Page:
Following are examples of the use cases of the technology, according to several experts Zawya spoke to and who either use or are familiar with the technology.

1. Diagnosis

Stasys Bojarskas, a physician in the hospital of the Lithuanian University, said the technology’s main breakthrough was that it drastically enhanced the accuracy of diagnosis by enabling doctors to 3D print replicas of patients’ organs. “What was always the big challenge in medicine was the accurate diagnosis, especially of the structures of the organs that are three-dimensional,” he said.

2. Dental aligners

Shirley Stacy, a vice president of Align Technology, a United-States based company that uses 3D printers to produce plastic aligners, which are an upgraded form of dental braces used to adjust teeth, said:  “We use 3D printing technology to produce a mould… that is used to produce an aligner,” Stacy told Zawya in a phone interview. She added that her company, which produces 300,000 unique aligners per day is currently expanding in the UAE where it sees a growing market demand.

3. Bone replacements and drug testing

According to lecturer and researcher Vermeulen, bio-printing technology is already being adopted to create hard structures that can be used as “bone replacement” as well as “small pieces of soft tissue that can be used for testing (medical) drugs in the laboratory”.

4. Medical drugs

Emirati doctor Wedad Almaidoor, the head of the National Tobacco Control Programme in the UAE’s health ministry, said that 3D technology will lead to a huge shift in pharmacology, as 3D printers will be relied on to produce medical tablets, and which will allow health institutions to change a drug’s dosage by only making a small change to the printer’s software before printing. The first 3D-printed pill was created in the U.S. and approved by the U.S. Food and Drug Administration in 2015, according to several international media reports.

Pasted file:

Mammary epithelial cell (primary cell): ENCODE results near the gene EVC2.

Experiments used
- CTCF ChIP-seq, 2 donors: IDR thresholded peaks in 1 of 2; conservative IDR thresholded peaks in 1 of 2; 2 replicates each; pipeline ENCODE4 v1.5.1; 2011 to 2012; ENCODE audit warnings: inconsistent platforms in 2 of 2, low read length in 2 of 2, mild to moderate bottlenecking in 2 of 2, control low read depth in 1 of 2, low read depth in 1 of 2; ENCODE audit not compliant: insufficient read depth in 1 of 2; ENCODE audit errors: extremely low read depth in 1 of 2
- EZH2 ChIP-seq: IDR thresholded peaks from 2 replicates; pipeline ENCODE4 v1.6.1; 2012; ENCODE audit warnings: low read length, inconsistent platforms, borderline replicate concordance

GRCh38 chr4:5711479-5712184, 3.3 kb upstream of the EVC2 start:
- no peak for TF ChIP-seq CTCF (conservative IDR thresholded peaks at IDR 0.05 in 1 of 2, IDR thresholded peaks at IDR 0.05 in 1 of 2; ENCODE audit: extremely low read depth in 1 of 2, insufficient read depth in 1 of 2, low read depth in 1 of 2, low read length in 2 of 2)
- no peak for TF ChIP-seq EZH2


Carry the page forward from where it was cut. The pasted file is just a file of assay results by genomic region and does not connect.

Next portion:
“We will not have pharmaceutical stock in the future,” Almaidoor said. “We will have the stock of medication (in) powder and we will put it in (3D printers’) machines and it will print the tablet for us. In the future, pharmacies will only be machines and supplements,” she added.

Cost is key

Bojarskas told Zawya at the Arab Health conference and exhibition held in Dubai late last month that the cost of a simple 3D printer ranges from between $50,000 to $100,000, while machines that have more sophisticated options are more expensive.

The UAE’s vice-president and prime minister and ruler of Dubai, Sheikh Mohammed bin Rashid Al Maktoum, launched a ‘Dubai 3D Printing Strategy’ in April 2016, setting a goal for Dubai to become a hub for the new technology by 2030.

Srini Kaza, Align Technology’s vice president of product innovation, put the cost of a high-production printer that his company uses to produce aligners at around $500,000.

However, Bojarskas said the cost can be justified as it is a one-off investment. He said he was hopeful that the technology - which so far has mostly been funded by universities and governments - and the expertise surrounding it will develop within a relatively short period of time. Vermeulen said that 3D printers, like most new technologies, will “become cheaper over time”.

“Technologies change every several months. There is no need for five years,” Bojarskas said in a follow-up phone interview earlier this month. “You need to train the staff probably for one year. It is does not need (a) long time to develop,” he added.

(Reporting by Yasmine Saleh; Editing by Michael Fahy)

(yasmine.saleh@thomsonreuters.com)